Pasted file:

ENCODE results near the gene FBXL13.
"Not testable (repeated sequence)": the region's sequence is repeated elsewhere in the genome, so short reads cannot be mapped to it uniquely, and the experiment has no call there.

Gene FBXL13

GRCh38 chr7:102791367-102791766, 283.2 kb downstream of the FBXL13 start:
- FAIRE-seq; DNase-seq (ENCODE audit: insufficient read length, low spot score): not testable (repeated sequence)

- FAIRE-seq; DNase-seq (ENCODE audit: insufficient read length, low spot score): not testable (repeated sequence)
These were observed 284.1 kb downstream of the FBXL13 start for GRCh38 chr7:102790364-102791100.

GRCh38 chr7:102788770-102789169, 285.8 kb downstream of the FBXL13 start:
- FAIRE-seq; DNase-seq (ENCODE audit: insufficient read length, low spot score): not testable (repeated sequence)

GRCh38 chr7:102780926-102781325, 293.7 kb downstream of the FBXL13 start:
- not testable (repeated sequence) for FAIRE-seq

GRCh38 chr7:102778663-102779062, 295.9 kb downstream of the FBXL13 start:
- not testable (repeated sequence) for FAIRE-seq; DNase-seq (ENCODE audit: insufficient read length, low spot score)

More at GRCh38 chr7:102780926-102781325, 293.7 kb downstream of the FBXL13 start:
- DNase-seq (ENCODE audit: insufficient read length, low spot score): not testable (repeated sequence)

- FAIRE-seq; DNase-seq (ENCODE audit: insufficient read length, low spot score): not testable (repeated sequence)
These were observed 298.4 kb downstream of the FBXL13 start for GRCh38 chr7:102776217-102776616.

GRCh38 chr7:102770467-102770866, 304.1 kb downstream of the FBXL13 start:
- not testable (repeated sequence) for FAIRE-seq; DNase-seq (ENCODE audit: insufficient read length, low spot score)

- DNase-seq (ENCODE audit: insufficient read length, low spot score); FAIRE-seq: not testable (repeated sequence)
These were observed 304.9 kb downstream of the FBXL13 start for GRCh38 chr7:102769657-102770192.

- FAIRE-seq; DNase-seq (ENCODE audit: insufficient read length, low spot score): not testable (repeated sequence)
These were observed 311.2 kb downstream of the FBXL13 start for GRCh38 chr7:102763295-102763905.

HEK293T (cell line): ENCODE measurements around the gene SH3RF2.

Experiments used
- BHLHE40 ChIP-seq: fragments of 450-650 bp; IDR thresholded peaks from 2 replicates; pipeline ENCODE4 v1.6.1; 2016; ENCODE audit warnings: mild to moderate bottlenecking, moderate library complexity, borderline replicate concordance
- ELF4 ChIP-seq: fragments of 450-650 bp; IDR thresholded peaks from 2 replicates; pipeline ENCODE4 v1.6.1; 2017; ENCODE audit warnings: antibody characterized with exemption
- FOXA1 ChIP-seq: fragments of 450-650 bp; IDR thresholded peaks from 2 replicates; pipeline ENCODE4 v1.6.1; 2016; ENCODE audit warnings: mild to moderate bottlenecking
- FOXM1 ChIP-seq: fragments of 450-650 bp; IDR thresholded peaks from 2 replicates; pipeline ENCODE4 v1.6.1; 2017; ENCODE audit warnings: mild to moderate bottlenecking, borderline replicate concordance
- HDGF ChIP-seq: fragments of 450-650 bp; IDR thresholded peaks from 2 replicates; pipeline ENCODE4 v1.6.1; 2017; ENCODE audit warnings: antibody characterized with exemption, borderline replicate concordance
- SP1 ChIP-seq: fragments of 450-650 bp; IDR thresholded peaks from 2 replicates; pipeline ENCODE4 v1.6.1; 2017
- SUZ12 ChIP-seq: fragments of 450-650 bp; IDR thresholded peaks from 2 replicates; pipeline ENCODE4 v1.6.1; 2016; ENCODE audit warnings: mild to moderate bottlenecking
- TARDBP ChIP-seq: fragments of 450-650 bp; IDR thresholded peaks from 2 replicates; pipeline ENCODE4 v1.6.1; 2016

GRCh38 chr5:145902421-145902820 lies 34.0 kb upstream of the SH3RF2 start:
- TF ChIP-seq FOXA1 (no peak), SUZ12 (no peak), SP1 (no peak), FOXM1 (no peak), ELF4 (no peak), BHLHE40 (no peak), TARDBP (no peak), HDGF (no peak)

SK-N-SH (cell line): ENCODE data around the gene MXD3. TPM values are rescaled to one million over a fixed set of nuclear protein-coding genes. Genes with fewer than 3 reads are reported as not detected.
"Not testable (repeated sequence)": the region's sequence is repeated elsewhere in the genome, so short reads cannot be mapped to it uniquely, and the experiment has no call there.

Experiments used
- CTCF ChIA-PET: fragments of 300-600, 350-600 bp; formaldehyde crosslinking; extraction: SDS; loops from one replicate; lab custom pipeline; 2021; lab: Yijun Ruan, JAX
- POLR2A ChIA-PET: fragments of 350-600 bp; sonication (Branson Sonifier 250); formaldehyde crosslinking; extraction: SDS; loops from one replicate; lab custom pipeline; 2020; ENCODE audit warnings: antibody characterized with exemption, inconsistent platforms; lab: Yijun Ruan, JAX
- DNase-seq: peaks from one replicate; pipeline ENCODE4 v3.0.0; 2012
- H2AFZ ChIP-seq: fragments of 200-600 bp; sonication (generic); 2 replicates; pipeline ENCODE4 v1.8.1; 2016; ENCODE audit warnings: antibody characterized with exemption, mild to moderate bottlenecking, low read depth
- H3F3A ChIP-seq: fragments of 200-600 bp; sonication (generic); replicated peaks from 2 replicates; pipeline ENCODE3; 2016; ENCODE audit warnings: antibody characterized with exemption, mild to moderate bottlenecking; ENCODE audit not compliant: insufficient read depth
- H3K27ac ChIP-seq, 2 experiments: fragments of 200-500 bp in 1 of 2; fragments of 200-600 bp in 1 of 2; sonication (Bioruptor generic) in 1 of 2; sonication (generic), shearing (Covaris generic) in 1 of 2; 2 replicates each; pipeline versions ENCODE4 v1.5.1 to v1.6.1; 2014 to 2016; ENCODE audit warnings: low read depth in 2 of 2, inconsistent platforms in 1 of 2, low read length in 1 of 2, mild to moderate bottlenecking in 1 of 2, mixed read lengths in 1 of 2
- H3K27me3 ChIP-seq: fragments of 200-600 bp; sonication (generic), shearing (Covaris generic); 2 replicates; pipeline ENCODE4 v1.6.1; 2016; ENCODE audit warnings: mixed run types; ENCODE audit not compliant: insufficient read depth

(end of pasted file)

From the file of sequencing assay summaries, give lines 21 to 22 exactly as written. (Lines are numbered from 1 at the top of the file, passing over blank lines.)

These were observed 304.9 kb downstream of the FBXL13 start for GRCh38 chr7:102769657-102770192.

- FAIRE-seq; DNase-seq (ENCODE audit: insufficient read length, low spot score): not testable (repeated sequence)